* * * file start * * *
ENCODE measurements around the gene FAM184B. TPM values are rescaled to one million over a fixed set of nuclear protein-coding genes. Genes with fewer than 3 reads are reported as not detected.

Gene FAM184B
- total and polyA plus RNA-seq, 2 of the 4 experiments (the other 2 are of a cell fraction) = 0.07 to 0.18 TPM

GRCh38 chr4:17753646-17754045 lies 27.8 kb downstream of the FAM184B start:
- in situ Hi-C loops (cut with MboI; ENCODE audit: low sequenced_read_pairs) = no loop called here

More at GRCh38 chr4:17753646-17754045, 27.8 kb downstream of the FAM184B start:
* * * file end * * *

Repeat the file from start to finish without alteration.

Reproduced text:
ENCODE measurements around the gene FAM184B. TPM values are rescaled to one million over a fixed set of nuclear protein-coding genes. Genes with fewer than 3 reads are reported as not detected.

Gene FAM184B
- total and polyA plus RNA-seq, 2 of the 4 experiments (the other 2 are of a cell fraction) = 0.07 to 0.18 TPM

GRCh38 chr4:17753646-17754045 lies 27.8 kb downstream of the FAM184B start:
- in situ Hi-C loops (cut with MboI; ENCODE audit: low sequenced_read_pairs) = no loop called here

More at GRCh38 chr4:17753646-17754045, 27.8 kb downstream of the FAM184B start: